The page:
#2 – Mobile Responsiveness/Mobile-First Design
Does your website function optimally on a mobile device?
This became a hot topic in 2015 with Google announcing that sites that were not mobile-responsive would have negative search rankings. As we know, Google’s top priority for ranking sites is simply that they create a great user experience. Your content should be authentically written, the website should load fast, be secure, etc. With the number of sites that are viewed by mobile users, it only makes sense that your mobile view should be solid as well.
In the past, mobile responsive primarily meant that the site content reformats to fit a smaller screen – columns stack, content wraps, and NO horizontal scrolling is necessary. Today, it’s not as much about a site being mobile responsive, but about being built for mobile USE. Viewing vs. using. Things to keep in mind when designing for mobile use (aka Mobile-First Design):
- Should some of your content be positioned differently on mobile? Maybe a mobile user is wanting to see hours and directions first whereas a desktop user may be wanting to learn more about your products and services.
- Should items appear on your mobile homepage that don’t need to be on your desktop homepage and vice-versa? As in the example above, you can display a map and contact hours on the mobile site at the top, but completely remove it from the homepage of the desktop site, or put it in another location.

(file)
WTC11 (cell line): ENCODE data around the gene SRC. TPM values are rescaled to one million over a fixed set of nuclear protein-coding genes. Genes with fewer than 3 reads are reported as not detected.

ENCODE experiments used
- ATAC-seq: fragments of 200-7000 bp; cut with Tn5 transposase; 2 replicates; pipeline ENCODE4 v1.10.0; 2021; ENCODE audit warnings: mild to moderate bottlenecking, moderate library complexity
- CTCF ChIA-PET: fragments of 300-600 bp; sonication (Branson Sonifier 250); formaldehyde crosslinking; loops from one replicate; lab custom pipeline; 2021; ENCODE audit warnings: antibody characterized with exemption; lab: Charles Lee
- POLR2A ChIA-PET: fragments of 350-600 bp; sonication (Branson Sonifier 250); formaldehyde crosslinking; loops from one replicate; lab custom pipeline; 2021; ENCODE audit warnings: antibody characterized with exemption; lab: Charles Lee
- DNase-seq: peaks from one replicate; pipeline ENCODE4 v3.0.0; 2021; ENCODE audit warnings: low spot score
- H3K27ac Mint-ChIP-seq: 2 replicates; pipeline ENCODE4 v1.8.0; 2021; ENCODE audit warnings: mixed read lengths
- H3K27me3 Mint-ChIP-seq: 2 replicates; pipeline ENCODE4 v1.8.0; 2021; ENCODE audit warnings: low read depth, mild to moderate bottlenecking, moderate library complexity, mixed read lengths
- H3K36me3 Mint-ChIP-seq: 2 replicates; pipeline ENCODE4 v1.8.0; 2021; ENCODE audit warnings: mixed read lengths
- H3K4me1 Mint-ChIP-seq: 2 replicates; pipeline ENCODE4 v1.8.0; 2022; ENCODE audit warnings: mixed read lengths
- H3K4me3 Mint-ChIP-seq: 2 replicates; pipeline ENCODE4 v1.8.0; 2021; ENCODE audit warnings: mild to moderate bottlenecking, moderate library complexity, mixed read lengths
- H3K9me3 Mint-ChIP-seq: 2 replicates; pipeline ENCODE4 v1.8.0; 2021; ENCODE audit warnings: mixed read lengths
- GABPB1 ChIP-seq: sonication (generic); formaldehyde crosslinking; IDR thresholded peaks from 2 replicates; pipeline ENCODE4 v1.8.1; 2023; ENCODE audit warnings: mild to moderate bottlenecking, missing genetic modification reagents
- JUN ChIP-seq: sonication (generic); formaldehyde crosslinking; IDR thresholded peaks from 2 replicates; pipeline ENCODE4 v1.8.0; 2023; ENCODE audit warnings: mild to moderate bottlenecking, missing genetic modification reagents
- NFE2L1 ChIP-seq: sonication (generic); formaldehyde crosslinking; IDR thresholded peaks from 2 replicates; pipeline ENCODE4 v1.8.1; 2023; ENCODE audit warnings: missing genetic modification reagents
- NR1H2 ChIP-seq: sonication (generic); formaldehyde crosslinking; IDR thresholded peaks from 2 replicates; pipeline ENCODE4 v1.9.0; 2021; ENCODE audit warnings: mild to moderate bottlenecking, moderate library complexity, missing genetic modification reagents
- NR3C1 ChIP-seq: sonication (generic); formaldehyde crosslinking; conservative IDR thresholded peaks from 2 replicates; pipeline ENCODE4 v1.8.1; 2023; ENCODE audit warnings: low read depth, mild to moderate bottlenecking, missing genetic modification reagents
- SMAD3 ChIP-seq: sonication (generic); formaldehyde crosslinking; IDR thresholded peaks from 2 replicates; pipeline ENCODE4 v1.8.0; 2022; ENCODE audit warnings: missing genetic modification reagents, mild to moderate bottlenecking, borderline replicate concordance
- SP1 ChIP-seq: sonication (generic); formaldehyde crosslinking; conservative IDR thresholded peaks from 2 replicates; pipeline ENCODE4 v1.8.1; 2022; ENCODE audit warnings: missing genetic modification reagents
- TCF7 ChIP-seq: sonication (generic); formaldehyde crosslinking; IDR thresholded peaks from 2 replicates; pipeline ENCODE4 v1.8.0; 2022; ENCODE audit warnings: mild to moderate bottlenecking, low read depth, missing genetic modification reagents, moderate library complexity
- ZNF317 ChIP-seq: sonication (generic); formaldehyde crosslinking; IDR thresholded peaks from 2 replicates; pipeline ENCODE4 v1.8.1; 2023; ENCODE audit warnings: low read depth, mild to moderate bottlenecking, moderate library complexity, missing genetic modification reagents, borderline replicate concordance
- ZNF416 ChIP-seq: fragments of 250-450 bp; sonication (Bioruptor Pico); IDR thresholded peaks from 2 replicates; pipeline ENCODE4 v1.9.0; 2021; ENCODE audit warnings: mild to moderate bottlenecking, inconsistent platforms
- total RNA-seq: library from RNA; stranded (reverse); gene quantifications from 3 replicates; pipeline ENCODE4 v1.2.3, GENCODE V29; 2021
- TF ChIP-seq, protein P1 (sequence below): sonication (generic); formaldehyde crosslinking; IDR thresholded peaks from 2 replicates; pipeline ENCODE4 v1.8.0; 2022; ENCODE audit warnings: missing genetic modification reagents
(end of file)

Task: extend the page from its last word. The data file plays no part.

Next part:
- Are your phone numbers clickable links that open up the phone’s dialer? Users have come to expect that when they touch a phone number, their phone will dial it.
- Are your call-to-action buttons large enough for fingers to press? These may need to display larger on mobile view as there is a difference between pressing with your finger or clicking with a mouse or trackpad.
Mobile is big and Google puts it as a top priority (but not more than security!). Last year Google announced that mobile-first indexing will now be the default for all new web domains. You can read more about all the techy stuff in this TechCrunch article if you’re interested.
Nearly half of mobile users switch to your competitor instead, after a bad experience with your mobile site.
Take a look at your website on a mobile device and see if it makes sense and is usable. Oh, also, if you jumped on the “Build a separate site for mobile” bandwagon within the last several years, it is no longer recognized as the best solution. One site that is correctly built to work on multiple devices is optimal! (That’s another blog post for another time.)
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